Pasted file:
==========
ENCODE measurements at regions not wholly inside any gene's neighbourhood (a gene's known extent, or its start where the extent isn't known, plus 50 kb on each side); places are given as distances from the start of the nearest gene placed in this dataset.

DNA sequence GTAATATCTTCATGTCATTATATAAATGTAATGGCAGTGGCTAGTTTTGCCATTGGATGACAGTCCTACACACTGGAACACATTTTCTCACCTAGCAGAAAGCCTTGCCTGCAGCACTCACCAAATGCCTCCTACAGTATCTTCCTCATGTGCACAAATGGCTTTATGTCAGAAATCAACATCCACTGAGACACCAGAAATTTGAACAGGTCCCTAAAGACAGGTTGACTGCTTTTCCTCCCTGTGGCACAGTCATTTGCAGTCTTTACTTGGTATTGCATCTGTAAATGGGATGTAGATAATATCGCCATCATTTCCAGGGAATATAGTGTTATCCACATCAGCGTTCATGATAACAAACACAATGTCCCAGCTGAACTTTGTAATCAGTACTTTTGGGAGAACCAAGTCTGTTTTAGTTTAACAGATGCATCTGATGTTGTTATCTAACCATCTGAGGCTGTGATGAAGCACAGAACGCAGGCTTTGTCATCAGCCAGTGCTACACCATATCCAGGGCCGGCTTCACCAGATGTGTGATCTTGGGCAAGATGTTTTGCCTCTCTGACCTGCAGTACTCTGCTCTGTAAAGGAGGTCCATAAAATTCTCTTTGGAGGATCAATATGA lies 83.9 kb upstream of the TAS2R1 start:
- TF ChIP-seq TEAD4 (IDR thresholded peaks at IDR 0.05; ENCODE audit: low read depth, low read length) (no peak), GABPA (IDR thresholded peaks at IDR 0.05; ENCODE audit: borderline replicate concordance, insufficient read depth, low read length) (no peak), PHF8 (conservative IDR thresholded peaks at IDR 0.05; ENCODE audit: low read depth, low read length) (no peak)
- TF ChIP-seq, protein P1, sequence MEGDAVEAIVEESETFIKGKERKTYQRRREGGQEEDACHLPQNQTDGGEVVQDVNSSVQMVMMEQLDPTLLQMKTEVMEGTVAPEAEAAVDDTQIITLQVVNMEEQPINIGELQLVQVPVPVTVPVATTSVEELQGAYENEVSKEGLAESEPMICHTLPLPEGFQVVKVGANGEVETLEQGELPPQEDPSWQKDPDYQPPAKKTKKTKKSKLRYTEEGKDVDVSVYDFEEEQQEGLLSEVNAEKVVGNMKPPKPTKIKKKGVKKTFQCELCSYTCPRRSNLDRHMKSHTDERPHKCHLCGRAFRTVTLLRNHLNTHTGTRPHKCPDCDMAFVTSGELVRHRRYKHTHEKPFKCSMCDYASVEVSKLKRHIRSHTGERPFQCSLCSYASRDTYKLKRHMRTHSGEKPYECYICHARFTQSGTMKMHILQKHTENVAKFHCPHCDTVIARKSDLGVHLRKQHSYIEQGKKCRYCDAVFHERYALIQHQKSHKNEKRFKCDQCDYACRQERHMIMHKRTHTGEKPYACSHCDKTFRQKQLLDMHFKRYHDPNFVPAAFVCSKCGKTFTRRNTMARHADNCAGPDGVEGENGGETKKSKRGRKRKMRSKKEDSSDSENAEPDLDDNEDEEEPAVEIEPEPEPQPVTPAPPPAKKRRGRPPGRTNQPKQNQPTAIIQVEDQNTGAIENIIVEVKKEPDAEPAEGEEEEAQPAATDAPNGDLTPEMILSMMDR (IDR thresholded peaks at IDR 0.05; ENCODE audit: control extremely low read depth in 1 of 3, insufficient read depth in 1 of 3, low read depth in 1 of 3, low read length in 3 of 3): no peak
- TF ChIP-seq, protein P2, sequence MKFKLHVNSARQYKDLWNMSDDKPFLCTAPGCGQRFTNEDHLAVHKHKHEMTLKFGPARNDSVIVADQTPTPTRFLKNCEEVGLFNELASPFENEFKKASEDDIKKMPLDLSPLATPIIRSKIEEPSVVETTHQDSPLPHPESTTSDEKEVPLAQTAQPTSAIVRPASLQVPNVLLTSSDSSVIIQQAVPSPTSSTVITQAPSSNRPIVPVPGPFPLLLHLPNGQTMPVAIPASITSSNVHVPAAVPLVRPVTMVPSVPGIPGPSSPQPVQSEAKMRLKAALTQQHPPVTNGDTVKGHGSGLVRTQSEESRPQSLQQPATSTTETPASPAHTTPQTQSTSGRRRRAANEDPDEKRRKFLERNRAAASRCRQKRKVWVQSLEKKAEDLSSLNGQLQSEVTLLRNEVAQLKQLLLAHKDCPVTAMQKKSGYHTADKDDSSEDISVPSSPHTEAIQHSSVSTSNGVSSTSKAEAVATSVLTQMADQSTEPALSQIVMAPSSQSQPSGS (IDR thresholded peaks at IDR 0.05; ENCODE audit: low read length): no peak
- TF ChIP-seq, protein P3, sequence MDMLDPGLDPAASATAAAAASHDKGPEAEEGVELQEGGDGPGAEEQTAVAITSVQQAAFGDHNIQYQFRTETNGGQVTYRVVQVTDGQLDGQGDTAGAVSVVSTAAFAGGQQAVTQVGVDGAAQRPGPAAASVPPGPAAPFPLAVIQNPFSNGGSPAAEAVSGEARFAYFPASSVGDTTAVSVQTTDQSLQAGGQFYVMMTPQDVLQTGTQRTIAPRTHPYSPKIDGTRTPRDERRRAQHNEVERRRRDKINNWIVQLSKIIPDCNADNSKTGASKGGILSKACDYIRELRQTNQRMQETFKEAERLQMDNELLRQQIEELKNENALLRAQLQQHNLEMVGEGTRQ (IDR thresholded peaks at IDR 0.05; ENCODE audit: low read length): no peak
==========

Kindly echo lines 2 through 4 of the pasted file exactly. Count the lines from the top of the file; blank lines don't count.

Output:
DNA sequence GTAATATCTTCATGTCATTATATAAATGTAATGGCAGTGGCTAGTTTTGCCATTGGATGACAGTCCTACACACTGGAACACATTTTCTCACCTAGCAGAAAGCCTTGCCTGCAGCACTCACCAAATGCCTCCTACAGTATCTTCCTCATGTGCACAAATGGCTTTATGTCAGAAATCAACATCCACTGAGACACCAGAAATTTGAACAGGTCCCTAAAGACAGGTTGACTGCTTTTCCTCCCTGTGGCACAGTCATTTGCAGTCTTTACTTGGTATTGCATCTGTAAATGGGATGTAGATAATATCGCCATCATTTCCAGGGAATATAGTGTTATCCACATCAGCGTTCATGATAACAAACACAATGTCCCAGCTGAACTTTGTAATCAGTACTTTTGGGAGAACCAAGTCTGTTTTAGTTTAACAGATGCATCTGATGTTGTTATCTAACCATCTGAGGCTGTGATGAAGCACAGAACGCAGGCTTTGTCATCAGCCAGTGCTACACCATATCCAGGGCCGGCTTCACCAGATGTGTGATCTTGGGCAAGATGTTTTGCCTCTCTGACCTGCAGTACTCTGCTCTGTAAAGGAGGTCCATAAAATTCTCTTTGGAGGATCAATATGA lies 83.9 kb upstream of the TAS2R1 start:
- TF ChIP-seq TEAD4 (IDR thresholded peaks at IDR 0.05; ENCODE audit: low read depth, low read length) (no peak), GABPA (IDR thresholded peaks at IDR 0.05; ENCODE audit: borderline replicate concordance, insufficient read depth, low read length) (no peak), PHF8 (conservative IDR thresholded peaks at IDR 0.05; ENCODE audit: low read depth, low read length) (no peak)
- TF ChIP-seq, protein P1, sequence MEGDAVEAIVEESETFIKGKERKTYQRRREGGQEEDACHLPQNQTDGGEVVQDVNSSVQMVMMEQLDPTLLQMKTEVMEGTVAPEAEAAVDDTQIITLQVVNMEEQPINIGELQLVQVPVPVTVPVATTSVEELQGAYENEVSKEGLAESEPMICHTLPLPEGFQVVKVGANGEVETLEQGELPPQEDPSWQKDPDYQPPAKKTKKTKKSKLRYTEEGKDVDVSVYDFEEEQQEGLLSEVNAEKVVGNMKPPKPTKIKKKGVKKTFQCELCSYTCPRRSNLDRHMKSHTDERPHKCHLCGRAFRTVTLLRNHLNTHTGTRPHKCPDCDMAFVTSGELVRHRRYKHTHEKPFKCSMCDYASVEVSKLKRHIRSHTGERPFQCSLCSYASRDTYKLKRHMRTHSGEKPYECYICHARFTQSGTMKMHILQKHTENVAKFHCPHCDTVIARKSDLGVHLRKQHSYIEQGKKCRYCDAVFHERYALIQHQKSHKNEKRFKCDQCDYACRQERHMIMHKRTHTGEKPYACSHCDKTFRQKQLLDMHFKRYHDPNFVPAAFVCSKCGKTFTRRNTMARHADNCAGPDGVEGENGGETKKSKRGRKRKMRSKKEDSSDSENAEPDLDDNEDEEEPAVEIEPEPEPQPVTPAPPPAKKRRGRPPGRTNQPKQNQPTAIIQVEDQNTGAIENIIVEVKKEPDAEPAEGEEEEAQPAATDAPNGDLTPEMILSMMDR (IDR thresholded peaks at IDR 0.05; ENCODE audit: control extremely low read depth in 1 of 3, insufficient read depth in 1 of 3, low read depth in 1 of 3, low read length in 3 of 3): no peak